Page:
In the year that we changed up our own magazine and unleashed it on the world in its new quarterly, redesigned format, we’re as hungry as ever to find the best publications around. It remains one of our true pleasures to have gorgeous, interesting things come through our letterbox every day (and Things has gone from strength to strength in 2011) but we also wanted to use this category to recognise more modern forms of publishing…
There was some heated debate around this topic, reflecting the difficulty of comparing some very different creations. Honourable mentions must go to This is Studio’s sumptuous catalogue for the fourth incarnation of The Museum of Everything, and Laurence King’s extraordinary book celebrating the life and works of the legendary Saul Bass. We were massive fans of former INT intern Barbara Ryan’s zines while we were fascinated to see the strides taken by Post on the Ipad. But ultimately there could be only three, and they are…
The Guardian Ipad App
2011 has seen traditional media continue to grapple with digital challenges and one of the places this has played out most interestingly has been on the Ipad, described by Rupert Murdoch as the saviour of newspapers. But The Guardian streaked ahead in the race to really harness the Ipad technology when it launched its new app in October. Designed by a team led by Mark Porter (responsible for the paper’s Berliner redesign) it’s a crisp, beautiful, easy-to-use creation that retains the design principles of the paper without appearing in any way anachronistic. Bravo indeed.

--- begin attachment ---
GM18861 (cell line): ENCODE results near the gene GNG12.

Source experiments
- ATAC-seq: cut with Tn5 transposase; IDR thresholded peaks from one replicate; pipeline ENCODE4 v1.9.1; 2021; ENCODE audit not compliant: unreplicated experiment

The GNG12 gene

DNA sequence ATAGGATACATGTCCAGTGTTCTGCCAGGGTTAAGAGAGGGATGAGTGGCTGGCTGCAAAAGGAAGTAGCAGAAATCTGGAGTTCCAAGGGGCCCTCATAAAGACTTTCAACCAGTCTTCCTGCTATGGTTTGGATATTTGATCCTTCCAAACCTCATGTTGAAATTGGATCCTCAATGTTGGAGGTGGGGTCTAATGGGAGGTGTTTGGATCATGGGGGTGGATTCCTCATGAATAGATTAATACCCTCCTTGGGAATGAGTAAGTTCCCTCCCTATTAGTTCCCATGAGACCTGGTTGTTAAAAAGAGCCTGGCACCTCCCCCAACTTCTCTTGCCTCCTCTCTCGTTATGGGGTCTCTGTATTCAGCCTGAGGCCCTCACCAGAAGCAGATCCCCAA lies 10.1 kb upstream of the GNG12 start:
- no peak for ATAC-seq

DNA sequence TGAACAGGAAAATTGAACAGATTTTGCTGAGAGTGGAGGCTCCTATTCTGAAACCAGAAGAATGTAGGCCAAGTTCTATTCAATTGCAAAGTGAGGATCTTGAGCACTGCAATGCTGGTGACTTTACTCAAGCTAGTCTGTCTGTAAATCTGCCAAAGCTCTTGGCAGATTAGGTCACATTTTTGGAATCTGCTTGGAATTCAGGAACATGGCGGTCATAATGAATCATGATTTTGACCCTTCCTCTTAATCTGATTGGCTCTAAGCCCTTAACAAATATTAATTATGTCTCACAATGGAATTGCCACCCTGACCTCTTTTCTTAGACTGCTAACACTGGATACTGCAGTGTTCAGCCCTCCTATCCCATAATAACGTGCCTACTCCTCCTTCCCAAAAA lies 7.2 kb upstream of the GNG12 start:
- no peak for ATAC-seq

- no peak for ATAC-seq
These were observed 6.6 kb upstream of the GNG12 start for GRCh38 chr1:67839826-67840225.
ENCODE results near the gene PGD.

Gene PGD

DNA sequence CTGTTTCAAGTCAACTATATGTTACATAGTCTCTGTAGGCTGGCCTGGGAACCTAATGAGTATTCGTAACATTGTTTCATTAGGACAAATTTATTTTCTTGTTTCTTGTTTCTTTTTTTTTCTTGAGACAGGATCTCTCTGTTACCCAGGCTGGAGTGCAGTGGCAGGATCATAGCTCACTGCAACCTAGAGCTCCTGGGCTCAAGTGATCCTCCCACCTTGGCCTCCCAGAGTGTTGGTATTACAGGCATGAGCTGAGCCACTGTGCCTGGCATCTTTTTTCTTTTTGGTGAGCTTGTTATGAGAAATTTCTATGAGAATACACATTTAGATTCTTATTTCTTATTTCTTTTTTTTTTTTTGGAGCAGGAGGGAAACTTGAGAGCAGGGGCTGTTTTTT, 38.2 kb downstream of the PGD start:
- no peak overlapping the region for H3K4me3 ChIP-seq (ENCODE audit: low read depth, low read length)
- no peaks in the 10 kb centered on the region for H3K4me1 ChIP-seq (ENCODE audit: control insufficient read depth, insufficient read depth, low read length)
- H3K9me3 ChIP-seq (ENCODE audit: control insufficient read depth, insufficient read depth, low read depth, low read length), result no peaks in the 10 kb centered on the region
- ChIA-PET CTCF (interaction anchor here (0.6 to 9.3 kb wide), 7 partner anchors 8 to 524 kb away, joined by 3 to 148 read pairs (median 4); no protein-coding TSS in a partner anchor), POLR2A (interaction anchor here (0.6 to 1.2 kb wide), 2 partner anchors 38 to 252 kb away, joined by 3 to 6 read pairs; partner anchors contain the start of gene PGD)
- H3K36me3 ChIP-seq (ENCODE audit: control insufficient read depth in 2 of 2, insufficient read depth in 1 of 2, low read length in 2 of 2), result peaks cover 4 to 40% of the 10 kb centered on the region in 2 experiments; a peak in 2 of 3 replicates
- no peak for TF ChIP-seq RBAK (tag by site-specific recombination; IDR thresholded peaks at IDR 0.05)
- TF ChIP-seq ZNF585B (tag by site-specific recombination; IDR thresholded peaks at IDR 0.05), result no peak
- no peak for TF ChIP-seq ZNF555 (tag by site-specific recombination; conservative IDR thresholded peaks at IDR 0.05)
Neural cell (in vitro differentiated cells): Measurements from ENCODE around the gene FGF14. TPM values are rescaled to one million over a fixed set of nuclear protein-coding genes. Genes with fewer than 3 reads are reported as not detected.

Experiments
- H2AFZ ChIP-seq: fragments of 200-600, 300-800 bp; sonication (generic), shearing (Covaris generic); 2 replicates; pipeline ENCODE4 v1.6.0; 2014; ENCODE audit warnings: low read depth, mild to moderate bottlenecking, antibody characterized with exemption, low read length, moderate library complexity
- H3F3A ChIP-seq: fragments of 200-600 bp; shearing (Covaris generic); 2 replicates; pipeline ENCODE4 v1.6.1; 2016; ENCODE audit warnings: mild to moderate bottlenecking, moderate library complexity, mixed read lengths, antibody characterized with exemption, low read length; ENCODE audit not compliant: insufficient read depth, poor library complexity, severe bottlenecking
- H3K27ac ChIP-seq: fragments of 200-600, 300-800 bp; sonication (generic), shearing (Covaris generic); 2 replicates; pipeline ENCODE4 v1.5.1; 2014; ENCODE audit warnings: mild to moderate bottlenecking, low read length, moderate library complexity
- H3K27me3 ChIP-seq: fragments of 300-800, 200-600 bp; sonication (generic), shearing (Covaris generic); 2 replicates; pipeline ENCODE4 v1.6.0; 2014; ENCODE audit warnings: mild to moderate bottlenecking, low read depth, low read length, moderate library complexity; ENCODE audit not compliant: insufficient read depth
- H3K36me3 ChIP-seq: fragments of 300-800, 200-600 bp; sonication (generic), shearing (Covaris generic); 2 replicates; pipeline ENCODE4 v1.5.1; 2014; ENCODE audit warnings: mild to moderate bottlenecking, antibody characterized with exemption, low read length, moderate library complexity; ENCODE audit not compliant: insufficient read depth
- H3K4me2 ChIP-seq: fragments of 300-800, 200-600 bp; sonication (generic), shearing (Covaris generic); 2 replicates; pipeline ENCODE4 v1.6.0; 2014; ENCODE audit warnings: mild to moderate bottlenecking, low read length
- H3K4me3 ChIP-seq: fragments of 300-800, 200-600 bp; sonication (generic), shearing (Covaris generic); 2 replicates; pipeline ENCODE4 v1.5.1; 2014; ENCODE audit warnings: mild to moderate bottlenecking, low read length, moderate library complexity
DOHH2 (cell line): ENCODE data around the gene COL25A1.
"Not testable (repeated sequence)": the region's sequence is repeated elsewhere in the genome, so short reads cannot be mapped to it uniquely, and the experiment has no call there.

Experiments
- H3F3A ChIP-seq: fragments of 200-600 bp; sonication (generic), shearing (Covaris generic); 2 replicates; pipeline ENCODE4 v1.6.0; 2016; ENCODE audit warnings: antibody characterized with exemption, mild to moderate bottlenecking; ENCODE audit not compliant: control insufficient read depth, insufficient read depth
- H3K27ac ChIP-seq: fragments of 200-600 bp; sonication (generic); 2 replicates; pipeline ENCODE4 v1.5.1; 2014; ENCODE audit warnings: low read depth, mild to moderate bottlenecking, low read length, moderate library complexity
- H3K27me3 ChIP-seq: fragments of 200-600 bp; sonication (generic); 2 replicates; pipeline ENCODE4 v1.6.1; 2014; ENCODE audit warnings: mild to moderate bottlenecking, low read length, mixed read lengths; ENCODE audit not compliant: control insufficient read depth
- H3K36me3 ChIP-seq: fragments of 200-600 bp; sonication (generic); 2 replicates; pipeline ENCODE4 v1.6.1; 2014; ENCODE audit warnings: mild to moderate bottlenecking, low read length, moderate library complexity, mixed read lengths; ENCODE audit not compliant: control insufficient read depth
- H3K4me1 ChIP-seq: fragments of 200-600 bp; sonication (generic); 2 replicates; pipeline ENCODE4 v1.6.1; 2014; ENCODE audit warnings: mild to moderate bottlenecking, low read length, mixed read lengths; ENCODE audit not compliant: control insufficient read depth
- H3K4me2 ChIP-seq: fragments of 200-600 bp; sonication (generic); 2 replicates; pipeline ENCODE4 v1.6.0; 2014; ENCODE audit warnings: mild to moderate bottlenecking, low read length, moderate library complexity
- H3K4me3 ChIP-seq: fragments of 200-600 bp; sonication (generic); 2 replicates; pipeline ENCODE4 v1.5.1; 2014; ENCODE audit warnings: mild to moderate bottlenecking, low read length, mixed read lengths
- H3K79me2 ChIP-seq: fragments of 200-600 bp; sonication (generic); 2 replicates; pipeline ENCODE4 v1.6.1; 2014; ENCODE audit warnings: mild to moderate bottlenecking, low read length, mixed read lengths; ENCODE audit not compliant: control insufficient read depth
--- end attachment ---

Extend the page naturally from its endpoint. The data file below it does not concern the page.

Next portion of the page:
Let’s Make Some Great Art Marion Deuchars
We were tickled all kinds of pink when we received Marion Deuchars’ book, with its admirable aim to get kids creating through witty, charming exercises and accesible, lively artists’ profiles. It’s a thing of beauty before any youngster even gets their hands on it but really comes into its own when it comes into contact with someone’s imagination. One of the INT team recently bought his niece a copy as a present, and sat spellbound as she lost herself in Marion’s charming world. Superb.
Every few months London design studio Boat ups sticks and moves its entire operation to a new city to produce a sublime printed publication. This year has seen issues dedicated to Sarajevo and Detroit, combining considered graphics with erudite, engrossing content. It remains a source of immense frustration when we see fascinating things undermined by shoddy design, or gorgeous looking things which fail to ignite any spark in a reader – Boat proves that doing both is not just possible, it’s essential.
- Brooklyn-based Jyan Ku’s naive pastel works are oddly charming
- Jules de Balincourt’s vivid paintings of public spaces play with reality
- Harry Israelson photographs a renaissance fair in sunny California
- Pentagram’s Domenic Lippa designs the inaugural issue of YES & NO Magazine
- Introducing graphic designer Moonsick Gang
- “Non-league football is our punk rock” – Alex Brown’s work for Eastbourne Town FC
- Animator and director James Curran’s amusing 30-day Gifathon project in Tokyo
- Photographer Sophie Mayanne’s new personal project celebrates imperfection (NSFW)
- Animator Saiman Chow’s trippy idents for Adult Swim’s Rick and Morty
- The daily grind: Louis Quail’s photographs of fascinatingly mundane offices
- "Before I was a graphic designer I had nearly no idea what one was": meet Austin Redman
- Matthew Raw: the east London artist making clay great again